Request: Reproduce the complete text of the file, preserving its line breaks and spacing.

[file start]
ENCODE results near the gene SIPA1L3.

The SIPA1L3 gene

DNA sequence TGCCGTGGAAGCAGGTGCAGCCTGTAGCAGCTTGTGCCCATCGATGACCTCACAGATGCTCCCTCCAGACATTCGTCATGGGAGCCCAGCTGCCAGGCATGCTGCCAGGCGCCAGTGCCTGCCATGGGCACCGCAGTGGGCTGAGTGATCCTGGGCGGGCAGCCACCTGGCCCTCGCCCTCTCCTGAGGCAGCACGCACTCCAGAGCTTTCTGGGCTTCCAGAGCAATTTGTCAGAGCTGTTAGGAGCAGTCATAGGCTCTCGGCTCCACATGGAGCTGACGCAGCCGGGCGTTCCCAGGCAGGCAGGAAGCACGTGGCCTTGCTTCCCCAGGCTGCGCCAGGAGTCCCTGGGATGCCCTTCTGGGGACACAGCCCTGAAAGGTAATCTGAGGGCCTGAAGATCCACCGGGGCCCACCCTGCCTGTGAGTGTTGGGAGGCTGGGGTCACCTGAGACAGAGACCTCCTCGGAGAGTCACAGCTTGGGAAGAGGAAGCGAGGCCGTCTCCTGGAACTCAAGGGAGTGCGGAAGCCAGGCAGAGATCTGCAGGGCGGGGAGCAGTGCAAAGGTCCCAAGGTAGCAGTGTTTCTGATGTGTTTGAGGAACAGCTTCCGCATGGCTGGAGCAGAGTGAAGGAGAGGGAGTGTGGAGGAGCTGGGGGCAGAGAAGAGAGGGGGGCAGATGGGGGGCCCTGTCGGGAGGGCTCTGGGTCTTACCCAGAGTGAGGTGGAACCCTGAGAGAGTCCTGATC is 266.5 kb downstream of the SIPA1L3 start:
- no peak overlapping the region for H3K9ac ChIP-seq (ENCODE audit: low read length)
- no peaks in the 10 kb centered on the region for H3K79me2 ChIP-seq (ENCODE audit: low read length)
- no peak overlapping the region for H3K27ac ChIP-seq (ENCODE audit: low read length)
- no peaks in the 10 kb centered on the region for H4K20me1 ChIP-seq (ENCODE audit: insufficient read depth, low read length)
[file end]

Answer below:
ENCODE results near the gene SIPA1L3.

The SIPA1L3 gene

DNA sequence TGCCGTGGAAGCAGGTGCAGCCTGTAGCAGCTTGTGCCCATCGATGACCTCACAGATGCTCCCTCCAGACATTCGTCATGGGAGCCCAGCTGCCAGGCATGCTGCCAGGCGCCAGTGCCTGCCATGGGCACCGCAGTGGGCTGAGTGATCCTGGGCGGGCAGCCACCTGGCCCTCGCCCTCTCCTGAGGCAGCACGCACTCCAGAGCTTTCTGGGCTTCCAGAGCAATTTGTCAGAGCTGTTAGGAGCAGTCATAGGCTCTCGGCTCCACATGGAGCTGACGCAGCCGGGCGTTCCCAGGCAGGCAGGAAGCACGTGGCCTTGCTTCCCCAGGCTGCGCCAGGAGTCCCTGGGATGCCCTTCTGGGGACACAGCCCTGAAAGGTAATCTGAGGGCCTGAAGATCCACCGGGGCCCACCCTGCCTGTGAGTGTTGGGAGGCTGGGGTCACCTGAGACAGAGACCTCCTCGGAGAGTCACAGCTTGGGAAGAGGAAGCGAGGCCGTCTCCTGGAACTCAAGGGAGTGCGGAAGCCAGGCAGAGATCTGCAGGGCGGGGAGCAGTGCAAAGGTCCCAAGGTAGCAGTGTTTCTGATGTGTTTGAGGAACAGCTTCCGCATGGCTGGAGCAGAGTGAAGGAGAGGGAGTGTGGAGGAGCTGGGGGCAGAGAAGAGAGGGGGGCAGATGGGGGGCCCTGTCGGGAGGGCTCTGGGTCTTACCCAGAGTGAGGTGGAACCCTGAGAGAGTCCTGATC is 266.5 kb downstream of the SIPA1L3 start:
- no peak overlapping the region for H3K9ac ChIP-seq (ENCODE audit: low read length)
- no peaks in the 10 kb centered on the region for H3K79me2 ChIP-seq (ENCODE audit: low read length)
- no peak overlapping the region for H3K27ac ChIP-seq (ENCODE audit: low read length)
- no peaks in the 10 kb centered on the region for H4K20me1 ChIP-seq (ENCODE audit: insufficient read depth, low read length)